UV-Cured Adhesive

A few specialty glues set up and harden quickly when exposed to ultraviolet light. They're good for attaching hinges to glass. December 2, 2006

I recently saw a History Channel story on adhesives. They showed a guy squeezing glue out of a tube and shining a pen light (sized) at the glue as it came out and he built an instant stalagmite. My wife was talking to me so I couldn't devote all nine of my brain cells to the show but I thought it was some kind of UV light. Was this just for show or does an affordable system like this exist?

Forum Responses
(Adhesive Forum)
From contributor C:
This is used extensively in the glass biz. There are lines of hardware (hinges, latches, locks, corner blocks and etc.) designed to be used with UV glue and it can also be used for bonding glass to glass. Think display case.

The glue we use is an epoxy with the hardener already mixed in. When exposed to UV the chemistry of the hardener is changed and a standard 2 part epoxy cure begins. The initial cure is very fast - a few seconds. Full strength is reached in a few hours.

So far we haven't used it for anything else. At least one of the materials must transmit UV to the glue line. I might try it for gluing the glass into glass cab doors. It seems to be about the same price as a 2 part epoxy. Our local Blum distributor carries it and the light, which seems to be little more than a "black light" fluorescent tube in the same fixture used for under cabinet kitchen lighting. It might have higher UV output..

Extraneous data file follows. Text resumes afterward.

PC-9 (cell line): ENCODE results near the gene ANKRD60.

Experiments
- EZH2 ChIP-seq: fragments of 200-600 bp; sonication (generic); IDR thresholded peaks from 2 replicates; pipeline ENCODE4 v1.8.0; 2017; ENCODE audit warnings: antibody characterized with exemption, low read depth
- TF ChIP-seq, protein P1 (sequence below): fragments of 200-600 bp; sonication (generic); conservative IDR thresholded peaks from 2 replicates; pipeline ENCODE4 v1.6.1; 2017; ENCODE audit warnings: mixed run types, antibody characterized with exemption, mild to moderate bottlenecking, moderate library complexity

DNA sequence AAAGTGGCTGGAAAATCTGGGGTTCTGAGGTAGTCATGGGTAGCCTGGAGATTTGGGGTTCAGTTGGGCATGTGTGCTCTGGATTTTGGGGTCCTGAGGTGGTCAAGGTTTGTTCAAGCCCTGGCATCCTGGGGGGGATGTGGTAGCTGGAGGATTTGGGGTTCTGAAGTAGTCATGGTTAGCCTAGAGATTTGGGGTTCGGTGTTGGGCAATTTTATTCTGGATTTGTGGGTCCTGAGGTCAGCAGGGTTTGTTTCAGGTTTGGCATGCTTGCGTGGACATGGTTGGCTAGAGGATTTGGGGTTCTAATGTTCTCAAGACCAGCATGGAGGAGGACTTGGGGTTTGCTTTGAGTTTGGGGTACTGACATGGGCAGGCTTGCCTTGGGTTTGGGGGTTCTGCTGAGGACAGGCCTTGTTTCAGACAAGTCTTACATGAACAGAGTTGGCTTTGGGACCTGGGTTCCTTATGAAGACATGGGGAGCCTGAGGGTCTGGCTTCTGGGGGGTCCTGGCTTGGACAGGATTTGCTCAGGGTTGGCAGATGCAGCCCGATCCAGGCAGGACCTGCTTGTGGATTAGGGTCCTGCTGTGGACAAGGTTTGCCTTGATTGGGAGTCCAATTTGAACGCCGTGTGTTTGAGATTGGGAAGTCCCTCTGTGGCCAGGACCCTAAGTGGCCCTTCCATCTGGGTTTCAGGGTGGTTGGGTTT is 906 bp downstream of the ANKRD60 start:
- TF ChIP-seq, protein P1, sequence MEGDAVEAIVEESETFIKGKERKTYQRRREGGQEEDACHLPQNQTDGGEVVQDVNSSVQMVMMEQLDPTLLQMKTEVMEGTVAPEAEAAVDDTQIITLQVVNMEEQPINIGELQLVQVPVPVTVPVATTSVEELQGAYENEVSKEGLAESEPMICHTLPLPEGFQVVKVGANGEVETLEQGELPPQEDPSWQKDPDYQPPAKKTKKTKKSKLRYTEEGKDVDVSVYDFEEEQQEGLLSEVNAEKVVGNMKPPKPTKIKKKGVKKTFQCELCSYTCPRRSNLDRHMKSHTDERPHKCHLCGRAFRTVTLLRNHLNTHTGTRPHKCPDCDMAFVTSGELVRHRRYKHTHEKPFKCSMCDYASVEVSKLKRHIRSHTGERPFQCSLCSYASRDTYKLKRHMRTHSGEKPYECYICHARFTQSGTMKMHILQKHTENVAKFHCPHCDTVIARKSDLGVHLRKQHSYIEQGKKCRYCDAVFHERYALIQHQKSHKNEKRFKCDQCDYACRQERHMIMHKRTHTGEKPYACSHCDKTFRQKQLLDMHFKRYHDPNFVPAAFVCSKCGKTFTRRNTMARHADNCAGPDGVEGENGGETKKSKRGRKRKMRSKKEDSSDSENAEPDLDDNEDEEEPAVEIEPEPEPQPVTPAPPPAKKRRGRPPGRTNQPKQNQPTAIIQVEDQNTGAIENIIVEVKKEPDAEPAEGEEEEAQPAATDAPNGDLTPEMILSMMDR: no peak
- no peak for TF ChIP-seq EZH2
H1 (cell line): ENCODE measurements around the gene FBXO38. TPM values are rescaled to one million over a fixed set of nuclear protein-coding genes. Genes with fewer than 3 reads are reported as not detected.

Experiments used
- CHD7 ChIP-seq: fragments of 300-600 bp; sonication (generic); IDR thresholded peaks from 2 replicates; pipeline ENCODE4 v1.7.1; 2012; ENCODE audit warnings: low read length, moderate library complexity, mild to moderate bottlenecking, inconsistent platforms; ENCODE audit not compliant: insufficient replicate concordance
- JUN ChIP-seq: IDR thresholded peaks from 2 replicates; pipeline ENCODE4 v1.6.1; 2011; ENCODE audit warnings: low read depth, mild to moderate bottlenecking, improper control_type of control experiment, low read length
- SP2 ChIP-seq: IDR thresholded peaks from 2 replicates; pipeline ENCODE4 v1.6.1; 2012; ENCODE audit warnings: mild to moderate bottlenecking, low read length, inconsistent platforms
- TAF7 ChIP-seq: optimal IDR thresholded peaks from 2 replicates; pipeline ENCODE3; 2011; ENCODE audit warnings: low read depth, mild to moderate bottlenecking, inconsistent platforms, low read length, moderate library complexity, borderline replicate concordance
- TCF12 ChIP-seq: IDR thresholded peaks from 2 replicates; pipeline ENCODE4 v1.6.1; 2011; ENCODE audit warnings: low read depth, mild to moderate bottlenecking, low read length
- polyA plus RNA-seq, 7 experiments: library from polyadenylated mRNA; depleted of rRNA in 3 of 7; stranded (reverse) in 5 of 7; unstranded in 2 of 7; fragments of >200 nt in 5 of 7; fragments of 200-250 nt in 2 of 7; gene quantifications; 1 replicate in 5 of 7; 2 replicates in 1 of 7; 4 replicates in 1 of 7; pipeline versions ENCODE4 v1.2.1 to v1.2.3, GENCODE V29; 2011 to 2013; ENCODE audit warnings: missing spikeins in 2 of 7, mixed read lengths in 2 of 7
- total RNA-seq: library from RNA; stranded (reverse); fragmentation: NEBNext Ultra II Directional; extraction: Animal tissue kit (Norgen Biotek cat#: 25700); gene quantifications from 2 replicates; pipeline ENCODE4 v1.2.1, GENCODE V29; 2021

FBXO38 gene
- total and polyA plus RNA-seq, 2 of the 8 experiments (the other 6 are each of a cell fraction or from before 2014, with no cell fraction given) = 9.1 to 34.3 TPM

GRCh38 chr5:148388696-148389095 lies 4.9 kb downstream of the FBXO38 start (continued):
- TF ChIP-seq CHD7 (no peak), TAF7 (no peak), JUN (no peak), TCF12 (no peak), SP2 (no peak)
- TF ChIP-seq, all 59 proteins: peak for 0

From the original questioner:
It must be moderately strong then. If it'll glue metal to glass then wood to wood is a laugher. I'm just thinking of speeding up some non-standard assembly processes; a 'tack weld' if you will.

From contributor C:

It's more like very strong - Epoxy strong. Wood to wood might not work that well, depending on the size of the pieces. UV light must be able to penetrate to the glue line for maximum effect. I did read, though, that in cases where the entire joint doesn't get UV, the cure will start at the edges and once started will continue into the joint. I really should try it since I've got the stuff. It could be very useful if it works wood/wood or metal/wood.

From contributor E:
For rapid assembly on boats we would use epoxy and a few dots of hot glue to hold a piece in place. These days I'm using hotmelt PUR for much of my work. For really big assemblies I can use TB2 with a few spots of PUR, hold sixty seconds and move on.